After rough times, any relief feels especially sweet
Experiencing that rare moment when life seems easier, even living with ALS
After I finished this holiday season’s wreath orders, I moved my wreath-making table out of the dining room back into the garage and put away extra pine cones, bows, and birch bark. The room felt spacious without the clutter, and I told my husband, Todd, “This reminds me of the story of the farmer.”
Over the years, when the occasion fit, my husband, Todd, or I would bring up a traditional Jewish parable we’d once heard. Here’s one version of the gist of the tale:
“A poor farmer once lived in a small cottage with his wife and many children, and he complained to his rabbi about how his house was too small.
“Bring in the cow,” the rabbi told him.
The house seemed even smaller, and so he went to visit the rabbi again.
“Bring in the chickens,” the rabbi said.
The noise and stench was unbearable. He went to see the rabbi.
“Take all the animals out,” the rabbi said.
And the farmer was delighted with his spacious home.”
Often, people struggle and then experience a victory of sorts — a new job after unemployment, or health after a serious illness. The better times aren’t always without trauma, but there comes a point where a new normal is built.
But living with ALS is in a different class of struggle, one in which difficult times are followed by more difficult times. ALS is not one of those things you get through to the other side. It keeps getting harder and putting on more pressure. There’s rarely a sense of relief, as the farmer experienced. Perspective can be hard to come by with a progressive disease.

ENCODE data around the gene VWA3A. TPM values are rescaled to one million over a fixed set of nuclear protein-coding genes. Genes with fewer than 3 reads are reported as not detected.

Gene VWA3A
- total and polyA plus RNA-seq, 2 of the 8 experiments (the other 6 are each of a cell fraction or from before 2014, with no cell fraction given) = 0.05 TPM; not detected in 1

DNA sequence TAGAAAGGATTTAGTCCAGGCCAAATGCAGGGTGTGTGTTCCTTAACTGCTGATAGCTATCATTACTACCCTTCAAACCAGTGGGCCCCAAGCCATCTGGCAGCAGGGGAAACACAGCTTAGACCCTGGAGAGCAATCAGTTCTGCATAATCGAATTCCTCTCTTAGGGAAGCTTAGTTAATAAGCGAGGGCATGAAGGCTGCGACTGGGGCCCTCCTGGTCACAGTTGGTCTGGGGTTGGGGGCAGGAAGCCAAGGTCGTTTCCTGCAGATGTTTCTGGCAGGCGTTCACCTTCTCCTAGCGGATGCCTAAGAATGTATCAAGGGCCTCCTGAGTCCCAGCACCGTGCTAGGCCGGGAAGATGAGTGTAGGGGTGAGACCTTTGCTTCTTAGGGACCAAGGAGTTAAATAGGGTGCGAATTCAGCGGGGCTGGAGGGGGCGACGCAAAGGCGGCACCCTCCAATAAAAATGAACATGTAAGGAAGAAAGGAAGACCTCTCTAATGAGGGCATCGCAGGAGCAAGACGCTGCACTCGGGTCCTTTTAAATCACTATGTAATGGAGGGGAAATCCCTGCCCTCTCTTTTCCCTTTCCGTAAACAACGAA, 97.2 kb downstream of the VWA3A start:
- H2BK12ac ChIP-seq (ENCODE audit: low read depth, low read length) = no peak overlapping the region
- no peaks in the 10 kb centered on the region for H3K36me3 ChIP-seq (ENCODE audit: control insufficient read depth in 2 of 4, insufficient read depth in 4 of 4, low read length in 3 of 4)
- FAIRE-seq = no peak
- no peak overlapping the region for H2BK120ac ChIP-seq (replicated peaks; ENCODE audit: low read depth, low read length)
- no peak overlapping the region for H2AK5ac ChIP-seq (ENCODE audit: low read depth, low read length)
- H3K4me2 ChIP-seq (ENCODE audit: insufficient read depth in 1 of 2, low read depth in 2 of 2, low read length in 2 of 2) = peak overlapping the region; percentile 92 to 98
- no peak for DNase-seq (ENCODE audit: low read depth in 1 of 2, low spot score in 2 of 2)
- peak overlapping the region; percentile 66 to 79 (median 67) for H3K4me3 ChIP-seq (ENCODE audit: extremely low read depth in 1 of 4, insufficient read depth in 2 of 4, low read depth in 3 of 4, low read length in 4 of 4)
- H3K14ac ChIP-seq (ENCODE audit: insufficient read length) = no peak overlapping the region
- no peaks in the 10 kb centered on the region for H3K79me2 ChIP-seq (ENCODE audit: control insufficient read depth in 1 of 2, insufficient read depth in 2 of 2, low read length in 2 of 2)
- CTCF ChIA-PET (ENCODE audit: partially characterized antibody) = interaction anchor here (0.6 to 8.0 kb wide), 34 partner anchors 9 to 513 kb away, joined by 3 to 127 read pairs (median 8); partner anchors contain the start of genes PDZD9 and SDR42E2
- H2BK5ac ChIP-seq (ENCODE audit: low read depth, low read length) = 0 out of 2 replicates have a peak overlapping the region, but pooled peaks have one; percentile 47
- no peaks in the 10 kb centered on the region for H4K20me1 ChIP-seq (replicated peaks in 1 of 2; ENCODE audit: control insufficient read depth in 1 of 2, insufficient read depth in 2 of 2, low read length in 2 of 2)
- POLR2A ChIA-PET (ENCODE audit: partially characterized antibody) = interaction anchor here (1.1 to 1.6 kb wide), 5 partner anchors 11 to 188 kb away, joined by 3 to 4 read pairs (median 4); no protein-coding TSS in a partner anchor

Moving on from a brutal illness
However, I just experienced a rare moment when things got easier. I got a bad cold, and figuratively, that was like bringing the cows and chickens into my house.
When I was sick, all I wanted to do was rest, which was impossible because I needed to care for Todd, who has ALS. I kept my distance from him as much as I could so he wouldn’t get sick, because any bug could kill him. His lung function is very weak, and recently he’s seemed increasingly dependent on his noninvasive ventilator. He could barely say more than a few sentences off his vent, and we started leaving it on while transferring him into bed.
My bug had curtailed other activities. Todd and I couldn’t watch shows together. I canceled our family’s weekend plans to get our Christmas tree up. The following weekend, I was still fatigued, but I pushed myself to go out to the woods with the kids to cut down a spruce.
While I was still recovering, Todd’s lungs seemed to improve a bit, and he wondered if he’d been fighting my bug, too, albeit a much milder version. And then after nearly two weeks of being sick, I felt mostly back to my usual self.
It was such a relief. Todd and I could again watch a movie together. I could delight in our pretty Christmas tree that the kids had decorated.
“It reminds me of the farmer,” I told Todd.
This Christmas, I’m thankful we’ll be able to enjoy the simple pleasures.
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